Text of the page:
It is not always known who painted a picture.  An attribution is an assessment of who was responsible for creating a particular work.
Attributions are made with different degrees of certainty, depending on factors such as style and documentary and scientific evidence:
'by Raphael' shows reasonable certainty about the attribution
'attributed to Raphael' intimates a degree of doubt about the authorship of the picture
'by the Studio of Raphael' means painted by a pupil of the named artist, probably under his direction
'a Follower of Raphael' is someone who admired the artist's style, but was not necessarily a pupil of his
'an Imitator of Raphael' is one who slavishly admired the artist, but may have worked at a much later date
By considering these definitions carefully, it becomes clear that a dealer has an interest in telling the seller that his picture is ‘by the studio of Raphael’ and the buyer that the item is ‘attributed to Raphael’.  The change in attribution leads to a significant increase in the value of the picture, which the dealer hopes to capture.  As the buyer and seller are very unlikely ever to meet, the dealer’s ruse has every chance of remaining undiscovered.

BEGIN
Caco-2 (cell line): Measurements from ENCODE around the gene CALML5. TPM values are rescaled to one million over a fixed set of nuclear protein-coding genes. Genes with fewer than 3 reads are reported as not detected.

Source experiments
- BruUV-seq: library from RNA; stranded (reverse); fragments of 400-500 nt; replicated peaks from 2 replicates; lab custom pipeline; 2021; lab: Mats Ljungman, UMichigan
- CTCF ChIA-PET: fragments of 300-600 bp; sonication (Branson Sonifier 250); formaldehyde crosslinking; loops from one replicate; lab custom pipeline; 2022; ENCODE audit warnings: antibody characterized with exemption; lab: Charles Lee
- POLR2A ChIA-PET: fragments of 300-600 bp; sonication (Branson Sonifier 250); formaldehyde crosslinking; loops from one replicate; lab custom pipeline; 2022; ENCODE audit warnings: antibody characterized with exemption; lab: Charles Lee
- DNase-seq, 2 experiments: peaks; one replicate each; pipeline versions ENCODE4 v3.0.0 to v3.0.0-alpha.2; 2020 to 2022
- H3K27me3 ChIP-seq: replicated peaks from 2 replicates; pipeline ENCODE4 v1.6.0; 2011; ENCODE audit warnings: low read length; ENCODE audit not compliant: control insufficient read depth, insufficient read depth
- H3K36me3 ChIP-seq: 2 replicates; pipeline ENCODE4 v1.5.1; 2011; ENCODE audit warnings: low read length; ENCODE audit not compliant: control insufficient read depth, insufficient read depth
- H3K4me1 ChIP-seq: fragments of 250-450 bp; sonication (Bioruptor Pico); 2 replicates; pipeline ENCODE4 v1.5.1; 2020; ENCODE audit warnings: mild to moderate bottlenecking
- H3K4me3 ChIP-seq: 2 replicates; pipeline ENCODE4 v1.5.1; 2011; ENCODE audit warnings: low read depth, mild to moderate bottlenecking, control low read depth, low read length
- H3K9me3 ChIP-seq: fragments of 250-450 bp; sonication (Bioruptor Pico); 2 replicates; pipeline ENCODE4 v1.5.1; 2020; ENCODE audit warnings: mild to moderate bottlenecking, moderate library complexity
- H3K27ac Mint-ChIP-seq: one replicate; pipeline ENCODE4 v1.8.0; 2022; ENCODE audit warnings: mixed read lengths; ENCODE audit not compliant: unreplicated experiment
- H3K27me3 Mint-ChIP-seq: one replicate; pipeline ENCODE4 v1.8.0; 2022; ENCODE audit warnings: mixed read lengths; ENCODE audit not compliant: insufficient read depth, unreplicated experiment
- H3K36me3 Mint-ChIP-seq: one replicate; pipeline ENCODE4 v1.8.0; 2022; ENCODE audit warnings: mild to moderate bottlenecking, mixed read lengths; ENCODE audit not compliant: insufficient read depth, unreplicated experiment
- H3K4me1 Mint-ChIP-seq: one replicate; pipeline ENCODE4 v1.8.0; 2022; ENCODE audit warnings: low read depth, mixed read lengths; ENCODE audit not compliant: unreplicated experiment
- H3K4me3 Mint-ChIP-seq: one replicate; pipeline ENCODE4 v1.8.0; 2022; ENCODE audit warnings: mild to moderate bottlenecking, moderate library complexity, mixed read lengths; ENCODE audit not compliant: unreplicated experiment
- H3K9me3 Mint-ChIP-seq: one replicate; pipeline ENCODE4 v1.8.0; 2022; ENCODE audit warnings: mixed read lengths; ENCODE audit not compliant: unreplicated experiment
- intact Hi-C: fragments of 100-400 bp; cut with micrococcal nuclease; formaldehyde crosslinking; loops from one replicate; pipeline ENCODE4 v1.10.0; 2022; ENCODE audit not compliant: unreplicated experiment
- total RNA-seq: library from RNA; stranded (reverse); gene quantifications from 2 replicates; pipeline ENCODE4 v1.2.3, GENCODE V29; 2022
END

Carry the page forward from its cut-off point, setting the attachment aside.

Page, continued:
This example serves to re-iterate our comment above that investors in collectibles should always consider using the services of an established auction house when they consider acquiring or disposing of collectibles.
Please note that this article is only intended to provide a very general overview of the matters to which it relates.  It is not intended to be comprehensive and it should not be relied on as financial or legal advice.  The Commission cannot recommend any specific financial products and always recommends that you seek appropriate professional advice before taking financial decisions.